Issue: The researcher likely assumes a certain timeframe for the phrase "in the near future," however it could be interpreted many different ways as respondent buying and consumption cycles can vary greatly. Use specific timeframes relevant to the category.

 

Ignoring Cultural Differences and Sensitivities

Mistake #4: Ignoring Cultural Differences and Sensitivities

As mentioned in our post 3 Things to Consider When Asking Sensitive Questions respondents in different regions can be sensitive about certain topics related to income, sexual orientation, religion, personal care and consumption/use of certain products and services.

Examples:

#1: What is your annual household income?

  • Below $45,000
  • $45,000 or more

Issue: While simplifying income levels can help encourage respondents to answer, unless it is a screener question, income and other potentially sensitive questions should include "prefer not to answer" as a choice.

#2: Which of the following beverages have you consumed in the last 6 months?

  • Beer
  • Coffee
  • Liquor
  • Soft-drink
  • Tea
  • Water
  • Wine
  • Other

Issue: In a majority Muslim countries, including questions about alcohol consumption may offend certain respondents. Especially in global studies, be sure to utilize local resources to ensure the questionnaire is culturally appropriate.

 

Combining Questions and Attributes

Mistake #5: Combining Questions/Attributes

As mentioned previously, it is important that the respondent understand clearly the question they are answering or the attribute they are rating. Make sure each question focuses on one attribute/behavior.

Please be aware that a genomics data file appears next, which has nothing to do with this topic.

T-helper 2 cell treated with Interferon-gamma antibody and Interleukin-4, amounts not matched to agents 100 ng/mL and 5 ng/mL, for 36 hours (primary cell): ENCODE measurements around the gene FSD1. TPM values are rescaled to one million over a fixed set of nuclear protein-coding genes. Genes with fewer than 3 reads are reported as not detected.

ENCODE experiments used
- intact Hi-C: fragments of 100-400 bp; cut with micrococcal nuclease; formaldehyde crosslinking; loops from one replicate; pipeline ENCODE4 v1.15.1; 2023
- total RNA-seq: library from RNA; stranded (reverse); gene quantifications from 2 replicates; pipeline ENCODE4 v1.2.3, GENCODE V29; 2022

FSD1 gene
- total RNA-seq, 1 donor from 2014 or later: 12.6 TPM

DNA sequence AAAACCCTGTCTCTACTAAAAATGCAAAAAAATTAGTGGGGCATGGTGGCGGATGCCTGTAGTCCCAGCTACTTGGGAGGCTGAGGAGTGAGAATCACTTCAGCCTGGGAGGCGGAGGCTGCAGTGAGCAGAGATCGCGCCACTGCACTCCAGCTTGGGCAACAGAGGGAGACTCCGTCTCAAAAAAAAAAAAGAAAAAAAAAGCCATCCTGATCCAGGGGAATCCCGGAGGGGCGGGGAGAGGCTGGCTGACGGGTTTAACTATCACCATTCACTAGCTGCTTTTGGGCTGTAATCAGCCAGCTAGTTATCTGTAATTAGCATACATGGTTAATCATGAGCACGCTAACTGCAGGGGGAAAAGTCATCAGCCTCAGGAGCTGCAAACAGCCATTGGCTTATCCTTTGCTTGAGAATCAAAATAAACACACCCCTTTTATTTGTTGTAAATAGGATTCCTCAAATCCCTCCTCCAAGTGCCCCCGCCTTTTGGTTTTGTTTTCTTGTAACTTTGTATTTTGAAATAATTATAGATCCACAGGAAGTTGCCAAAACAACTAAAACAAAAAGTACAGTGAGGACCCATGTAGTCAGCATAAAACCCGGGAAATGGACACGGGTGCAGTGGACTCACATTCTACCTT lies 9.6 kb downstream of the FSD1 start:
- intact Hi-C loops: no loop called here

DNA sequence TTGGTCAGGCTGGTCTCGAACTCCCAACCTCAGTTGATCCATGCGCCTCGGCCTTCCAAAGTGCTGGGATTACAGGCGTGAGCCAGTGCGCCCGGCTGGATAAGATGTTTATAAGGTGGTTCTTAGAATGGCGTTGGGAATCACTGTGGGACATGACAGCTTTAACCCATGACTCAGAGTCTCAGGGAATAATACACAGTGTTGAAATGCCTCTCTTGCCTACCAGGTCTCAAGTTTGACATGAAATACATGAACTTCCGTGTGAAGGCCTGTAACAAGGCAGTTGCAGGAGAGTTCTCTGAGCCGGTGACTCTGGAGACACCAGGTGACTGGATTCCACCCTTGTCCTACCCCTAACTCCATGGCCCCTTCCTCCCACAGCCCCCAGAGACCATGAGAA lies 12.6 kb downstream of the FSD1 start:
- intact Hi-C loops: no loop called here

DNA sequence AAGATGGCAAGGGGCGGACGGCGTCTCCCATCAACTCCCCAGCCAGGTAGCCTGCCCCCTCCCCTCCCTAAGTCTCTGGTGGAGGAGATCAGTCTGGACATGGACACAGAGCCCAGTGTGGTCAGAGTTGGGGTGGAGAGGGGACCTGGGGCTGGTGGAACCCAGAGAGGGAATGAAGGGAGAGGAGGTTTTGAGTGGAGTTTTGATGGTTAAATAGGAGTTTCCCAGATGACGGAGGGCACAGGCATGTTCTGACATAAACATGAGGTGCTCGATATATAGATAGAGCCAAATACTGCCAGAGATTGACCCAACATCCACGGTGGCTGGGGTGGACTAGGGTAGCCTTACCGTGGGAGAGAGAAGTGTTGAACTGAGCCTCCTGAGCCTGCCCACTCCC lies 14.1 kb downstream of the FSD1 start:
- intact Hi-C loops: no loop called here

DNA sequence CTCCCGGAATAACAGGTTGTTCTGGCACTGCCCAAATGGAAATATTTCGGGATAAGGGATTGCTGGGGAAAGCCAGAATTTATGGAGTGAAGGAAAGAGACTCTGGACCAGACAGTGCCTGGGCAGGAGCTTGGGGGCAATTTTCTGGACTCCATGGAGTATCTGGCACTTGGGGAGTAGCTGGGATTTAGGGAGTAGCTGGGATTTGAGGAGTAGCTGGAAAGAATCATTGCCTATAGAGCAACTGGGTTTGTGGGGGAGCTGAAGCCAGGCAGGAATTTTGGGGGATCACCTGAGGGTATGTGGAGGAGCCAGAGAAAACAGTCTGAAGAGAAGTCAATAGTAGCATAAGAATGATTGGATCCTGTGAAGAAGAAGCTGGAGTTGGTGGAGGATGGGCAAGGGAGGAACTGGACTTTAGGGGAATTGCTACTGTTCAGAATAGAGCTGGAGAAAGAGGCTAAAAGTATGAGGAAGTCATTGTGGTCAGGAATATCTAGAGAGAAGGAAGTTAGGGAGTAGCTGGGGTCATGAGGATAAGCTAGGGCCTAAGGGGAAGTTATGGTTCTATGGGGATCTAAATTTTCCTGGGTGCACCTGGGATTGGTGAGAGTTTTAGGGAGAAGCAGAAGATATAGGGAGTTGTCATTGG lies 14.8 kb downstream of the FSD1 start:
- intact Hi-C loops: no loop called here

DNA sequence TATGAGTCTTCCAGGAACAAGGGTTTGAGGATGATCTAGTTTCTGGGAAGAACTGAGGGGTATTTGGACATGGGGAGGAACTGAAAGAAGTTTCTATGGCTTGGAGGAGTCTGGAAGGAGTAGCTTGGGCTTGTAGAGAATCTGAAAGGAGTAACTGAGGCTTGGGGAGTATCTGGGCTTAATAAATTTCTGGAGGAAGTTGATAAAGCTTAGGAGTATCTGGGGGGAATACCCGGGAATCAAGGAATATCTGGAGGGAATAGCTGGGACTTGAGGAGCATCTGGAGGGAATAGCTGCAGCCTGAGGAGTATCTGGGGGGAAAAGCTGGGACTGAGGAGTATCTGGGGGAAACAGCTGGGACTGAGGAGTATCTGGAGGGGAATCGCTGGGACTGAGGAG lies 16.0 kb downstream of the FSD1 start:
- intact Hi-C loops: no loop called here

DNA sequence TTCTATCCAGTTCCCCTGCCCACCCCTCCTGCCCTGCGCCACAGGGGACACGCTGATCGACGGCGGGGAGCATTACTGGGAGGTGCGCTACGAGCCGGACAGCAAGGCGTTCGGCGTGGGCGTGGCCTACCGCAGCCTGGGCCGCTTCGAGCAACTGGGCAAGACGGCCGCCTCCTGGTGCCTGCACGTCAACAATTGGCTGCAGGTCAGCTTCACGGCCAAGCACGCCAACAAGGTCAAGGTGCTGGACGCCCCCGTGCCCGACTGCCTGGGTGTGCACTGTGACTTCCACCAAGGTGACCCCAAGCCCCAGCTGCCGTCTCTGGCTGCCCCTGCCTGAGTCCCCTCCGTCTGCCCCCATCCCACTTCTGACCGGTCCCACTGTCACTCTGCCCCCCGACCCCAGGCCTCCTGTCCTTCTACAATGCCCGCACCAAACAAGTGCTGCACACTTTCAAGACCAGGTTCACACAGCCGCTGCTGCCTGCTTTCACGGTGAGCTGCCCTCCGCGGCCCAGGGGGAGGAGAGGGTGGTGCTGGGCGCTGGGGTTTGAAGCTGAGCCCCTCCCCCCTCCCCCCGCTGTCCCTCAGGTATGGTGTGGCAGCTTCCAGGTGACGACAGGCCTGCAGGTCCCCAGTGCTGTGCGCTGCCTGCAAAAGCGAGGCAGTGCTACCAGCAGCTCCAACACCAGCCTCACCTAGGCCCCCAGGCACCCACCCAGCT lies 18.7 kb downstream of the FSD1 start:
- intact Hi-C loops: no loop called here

Example:

#1: Which delivery service do you consider the fastest and most economical?

Issue: While the overall goal may be to determine the fastest and most economical service, breaking these features into two questions will provide clarity to both the respondent and provide more detail for the researcher during analysis.

 

Mistake #6: Too many open-ended questions

Open ends can be revealing, but often they are used when response options have not been well-thought out or as a substitute for qualitative examination. Too many open-ends results in faster respondent fatigue, which means higher drop-out rates and/or less consideration when answering. Both issues compromise data quality. If real unstructured data is the goal, consider a different methodology such as in-person qualitative or an online community.

Too many open-ended questions

 

Mistake #7: Not Considering the Respondent Experience

As Jun Uematsu, Chief Operating Officer at dataSpring, mentions in the blog Understanding Survey Design in Japan, market research participation rates are declining significantly, in part due to poor respondent experience: long surveys, confusing questions, multiple attribute matrix, multiple open-ends try the patience of even the most dedicated respondent.

As Jun recommends, "Now the recommended maximum length of interview (LOI) is 10 minutes, which is keeping with today's busy consumer. In addition, limit matrix/grid questions and minimize open-ends, which causes drop-out and irregular answers. Also avoid unnecessary screening questions, which can be tedious for the respondent and also contribute to higher drop-outs."

 

In Closing

While not an exhaustive list, avoiding these seven questionnaire mistakes will improve all aspects of your study, from sampling/screening to respondent experience to data quality.

Topics: Survey Design, Market Research